The Maritime History of the Great Lakes
British Whig (Kingston, ON), 18 Jun 1903

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Richardsons' elevator: steamer Myles cleared for Fort William.

Swift's wharf: steamers Toronto down and up; Rideau King from Ottawa; Corsican up tonight; schooner Suffel cleared for Oswego.

M.T. company elevator: steamer Algonquin from Fort William with 92,000 bushels of wheat; schooner Mowat from Port Darlington with 16,000 bushels of oats; steamer Turret Crown cleared for Fort William; tug Bronson up with five light barges and cleared down with four grain-laden.

Next week Capt. Noonan will take a party of seventy-five members of the Clique Tourist Club of New York, on a trip down the St. Lawrence to Montreal, up the Ottawa to the capital and by the Rideau to Kingston. The boat will start her regular trips between Kingston and Ottawa on July 4th.

Congestion In Grains.

The M.T. company and Mooer's elevators are so full of grain that the big vessels now in port are kept waiting till the congestion is relieved by transhipment in barges to Montreal. The fleet of vessels came faster than was anticipated, and are still coming. So far this season close to 3,800,000 bushels of grain have entered Kingston harbor for the M.T. company, an enormous amount as compared to previous years.

The S.S. Westmount.

The M.T. company's new steamship Westmount, which reached here Tuesday afternoon, was sixteen days coming out from Antwerp. Capt. Milligan says the voyage was exceedingly rough for this time of year. The Westmount brought over a cargo of railway iron, and drew eighteen feet six inches. At Montreal, 1,000 tons was transferred to the lake barge Melrose, and the Westmount's draught reduced to fourteen feet. She brought the barges Melrose and Minnedosa to Kingston, and on Saturday will clear with them for Fort William, where after being discharged, she will load wheat for Kingston.

The Westmount attained a speed of thirteen and a half miles an hour on her trial trip, somewhat faster than the S.S. Rosemount. She will carry 120,000 bushels of wheat, 30,000 more than the Rosemount.

Sailors Are Scarce.

Local mariners complain of the scarcity of sailors. As high as $1 a day is being paid for firemen, while deck hands demand from $25 to $28 a month. Even at these prices the supply is limited and trouble is experienced in meeting the demand upon the market.

Want Ferry Landing.

Reeve Fawcett, of the township of Wolfe Island, was in the city Wednesday and had a consultation with the city engineer relative to the city permitting the proposed Wolfe Island ferry to land at the foot of Clarence street. The ratepayers of the township will vote on the ferry scheme on July 2nd, and if they decided to operate a ferry steamer of their own, it would be necessary to have a suitable landing place along the harbor front, close to the market square.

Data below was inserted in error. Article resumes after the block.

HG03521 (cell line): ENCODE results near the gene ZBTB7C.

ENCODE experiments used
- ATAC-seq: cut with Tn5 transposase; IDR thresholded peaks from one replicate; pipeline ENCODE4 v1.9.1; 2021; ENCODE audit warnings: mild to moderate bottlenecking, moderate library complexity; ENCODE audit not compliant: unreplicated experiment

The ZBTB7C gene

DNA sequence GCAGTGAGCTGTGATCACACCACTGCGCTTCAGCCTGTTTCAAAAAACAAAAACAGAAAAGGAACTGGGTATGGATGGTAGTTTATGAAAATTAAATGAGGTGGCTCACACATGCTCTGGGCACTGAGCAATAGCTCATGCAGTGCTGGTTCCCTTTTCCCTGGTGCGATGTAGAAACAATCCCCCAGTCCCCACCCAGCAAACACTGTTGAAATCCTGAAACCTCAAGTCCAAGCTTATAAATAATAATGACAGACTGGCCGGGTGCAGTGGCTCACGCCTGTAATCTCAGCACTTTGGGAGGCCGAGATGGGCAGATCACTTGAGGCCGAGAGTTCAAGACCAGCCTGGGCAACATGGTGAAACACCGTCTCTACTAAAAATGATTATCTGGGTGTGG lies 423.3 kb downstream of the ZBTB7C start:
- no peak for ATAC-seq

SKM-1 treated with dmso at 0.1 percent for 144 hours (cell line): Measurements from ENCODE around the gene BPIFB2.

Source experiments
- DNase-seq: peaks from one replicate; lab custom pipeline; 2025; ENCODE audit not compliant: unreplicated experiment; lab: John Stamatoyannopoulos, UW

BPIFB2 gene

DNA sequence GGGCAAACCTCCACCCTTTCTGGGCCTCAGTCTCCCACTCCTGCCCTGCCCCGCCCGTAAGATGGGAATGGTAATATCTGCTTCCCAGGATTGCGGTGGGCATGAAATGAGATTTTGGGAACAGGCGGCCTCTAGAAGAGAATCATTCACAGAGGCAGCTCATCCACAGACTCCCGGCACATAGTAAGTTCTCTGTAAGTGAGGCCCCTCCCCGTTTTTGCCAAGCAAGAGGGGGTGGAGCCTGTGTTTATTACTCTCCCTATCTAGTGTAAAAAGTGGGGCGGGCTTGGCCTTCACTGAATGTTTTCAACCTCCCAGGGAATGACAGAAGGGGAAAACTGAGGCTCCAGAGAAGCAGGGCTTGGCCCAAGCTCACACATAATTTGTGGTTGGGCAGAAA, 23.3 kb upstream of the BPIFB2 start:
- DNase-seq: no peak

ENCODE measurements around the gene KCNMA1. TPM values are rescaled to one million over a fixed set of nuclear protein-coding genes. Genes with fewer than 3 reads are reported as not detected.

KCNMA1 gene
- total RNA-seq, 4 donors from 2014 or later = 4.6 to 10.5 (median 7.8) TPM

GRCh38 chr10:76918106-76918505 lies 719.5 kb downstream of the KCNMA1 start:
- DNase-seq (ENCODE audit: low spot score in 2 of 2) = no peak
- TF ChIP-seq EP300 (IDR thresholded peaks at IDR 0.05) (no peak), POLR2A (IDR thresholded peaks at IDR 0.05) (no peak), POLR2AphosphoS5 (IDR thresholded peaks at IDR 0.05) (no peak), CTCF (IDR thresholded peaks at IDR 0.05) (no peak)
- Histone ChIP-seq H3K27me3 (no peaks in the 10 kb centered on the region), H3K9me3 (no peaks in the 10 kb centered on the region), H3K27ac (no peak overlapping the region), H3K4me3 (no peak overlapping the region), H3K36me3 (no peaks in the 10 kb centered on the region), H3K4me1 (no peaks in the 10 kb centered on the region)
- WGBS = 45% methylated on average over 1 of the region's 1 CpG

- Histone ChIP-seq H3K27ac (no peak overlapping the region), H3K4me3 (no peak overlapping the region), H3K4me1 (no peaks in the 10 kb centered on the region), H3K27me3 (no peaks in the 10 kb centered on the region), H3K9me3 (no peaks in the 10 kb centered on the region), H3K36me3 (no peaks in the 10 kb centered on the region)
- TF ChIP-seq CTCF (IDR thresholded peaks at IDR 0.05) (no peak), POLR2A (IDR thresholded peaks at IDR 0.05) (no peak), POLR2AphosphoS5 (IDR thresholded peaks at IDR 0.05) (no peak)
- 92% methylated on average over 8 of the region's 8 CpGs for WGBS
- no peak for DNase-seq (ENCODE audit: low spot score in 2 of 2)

The city engineer laid the matter before the city property committee at its meeting Wednesday afternoon, when it was decided to re-offer the islanders the use of the wharf at the foot of Clarence street. The engineer stated that Reeve Fawcett asked that the city build a short pier at right angles to the present wharf, so as to form a convenient slip into which the steamer could run; also that permission be given to erect a ticket office on the wharf. The engineer said it would cost between $300 and $400 to build the wharf desired.

The committee decided to grant the township free use of the present wharf and also gave permission to build the additional pier and ticket office, which work must be undertaken at the township's expense, and be approved of by the city engineer.

It was pointed out that the city had not the right to oppose any company or firm at present conducting a ferry.


The Wolfe Island Ferry By-law.

St. Lawrence, June 18th - To The Editor:

I see in the Weekly British Whig a copy of a by-law to be submitted to the electors of the township of Wolfe Island on July 2nd next, to raise $20,000 by debentures, for the purchase of a ferry boat, to be managed and controlled by the municipal council. Then it reads there is no existing debenture debt, which is true. But if we are out of debt, how is it that there is over $100 interest accumulated since January 1st last? I think that if we would look into the standing of the township with the county, we would find that all we would have left of $4,000 would be a small amount, and then we would not be on a square account with the county. If we keep on the way that the business of the township has been going for the past three years it will be a good rent for a farm to pay the taxes.

I am persuaded that there are good level-headed electors enough to vote the by-law down, as our taxes are too high now and increasing every year.


p.8 Marine Notes - The schooner Acacia, from Charlotte, is unloading coal at Garden Island.

The schooner Collier, from Charlotte, is at the spile wharf with coal.

The steamer Pierrepont is now making daily trips to Gananoque.

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18 Jun 1903
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  • Ontario, Canada
    Latitude: 44.22976 Longitude: -76.48098
Rick Neilson
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Public domain: Copyright has expired according to the applicable Canadian or American laws. No restrictions on use.
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British Whig (Kingston, ON), 18 Jun 1903